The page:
In certain circumstances, the holder of a J visa will be subject to section 212(e) of the Immigration and Nationality Act, which is commonly referred to as the 2-year home residence requirement. The 2-year home residence requirement also applies to the dependent of the J-1 visa holder.
If a person is subject to the 2-year home residence requirement, that person will not be permitted to obtain an H visa, an L visa, or Green Card unless/until they have lived in their home country for 2 full years, or unless/until they have obtained a waiver of this requirement. There are five different kinds of waivers:
- No Objection Waiver: The foreign national obtains a letter from his/her government, confirming that the government has no objection if the foreign national remains in the U.S. rather than fulfilling the 2-year home residence requirement.
- Interested U.S. Government Agency Waiver: A U.S. government agency with an interest in the foreign national will request that the 2-year home residence requirement be waived.
- Exceptional Hardship Waiver: This waiver is available to J visa holders who have a U.S. citizen or permanent resident spouse or child and can prove the J visa holder’s absence from the U.S. would cause an exceptional hardship to the life of his/her spouse or child.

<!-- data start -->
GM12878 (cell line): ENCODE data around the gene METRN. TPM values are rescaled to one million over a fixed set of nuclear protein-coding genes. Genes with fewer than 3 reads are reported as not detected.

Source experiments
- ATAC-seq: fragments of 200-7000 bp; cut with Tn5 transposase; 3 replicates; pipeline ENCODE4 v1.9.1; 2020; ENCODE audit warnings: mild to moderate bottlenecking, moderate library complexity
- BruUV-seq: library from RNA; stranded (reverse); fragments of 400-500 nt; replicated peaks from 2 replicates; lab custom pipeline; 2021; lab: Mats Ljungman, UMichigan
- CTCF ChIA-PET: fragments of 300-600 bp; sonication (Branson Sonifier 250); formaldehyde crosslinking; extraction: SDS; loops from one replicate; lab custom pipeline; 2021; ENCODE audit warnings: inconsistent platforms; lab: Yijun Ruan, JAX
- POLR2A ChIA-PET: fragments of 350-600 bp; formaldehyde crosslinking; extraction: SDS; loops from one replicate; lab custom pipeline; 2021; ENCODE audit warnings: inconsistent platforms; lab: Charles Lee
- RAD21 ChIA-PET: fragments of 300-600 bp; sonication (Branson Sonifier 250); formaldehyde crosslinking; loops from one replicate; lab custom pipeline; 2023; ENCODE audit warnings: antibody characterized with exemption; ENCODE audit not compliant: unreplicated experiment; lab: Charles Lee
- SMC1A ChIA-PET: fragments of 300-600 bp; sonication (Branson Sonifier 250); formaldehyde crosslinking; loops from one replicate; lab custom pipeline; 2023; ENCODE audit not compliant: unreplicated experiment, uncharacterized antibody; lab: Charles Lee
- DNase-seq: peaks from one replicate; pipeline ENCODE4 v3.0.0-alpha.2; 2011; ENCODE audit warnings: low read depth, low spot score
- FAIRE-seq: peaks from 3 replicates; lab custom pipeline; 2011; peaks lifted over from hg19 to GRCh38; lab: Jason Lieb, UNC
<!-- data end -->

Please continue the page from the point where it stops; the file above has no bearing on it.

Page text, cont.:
- Fear of Persecution Waiver: This type of waiver is very similar to filing an affirmative asylum in which the applicant needs to show returning to the home country is not safe because she or he will be subject to persecution based on her or his race, religion, or political opinions.
- Request by a Designated State Public Health Department or Its Equivalent (Conrad State 30 Program): This option is available to foreign medical graduates who meet the following criteria:
- have an offer of full-time employment at a health care facility in a designated health-care professional shortage area or at a health-care facility which serves patients from such a designated area;
- agree to begin employment at that facility within 90 days of receiving a waiver; and
- sign a contract to continue working at that health-care facility for a total of 40 hours per week and for not less than 3 years.
Obtaining waivers of the 2-year home residence requirement is not easy, and depending on the type of waiver, it could involve interaction between several government agencies. We have the experience and expertise to assist you in obtaining these waivers and would gladly help you through this process.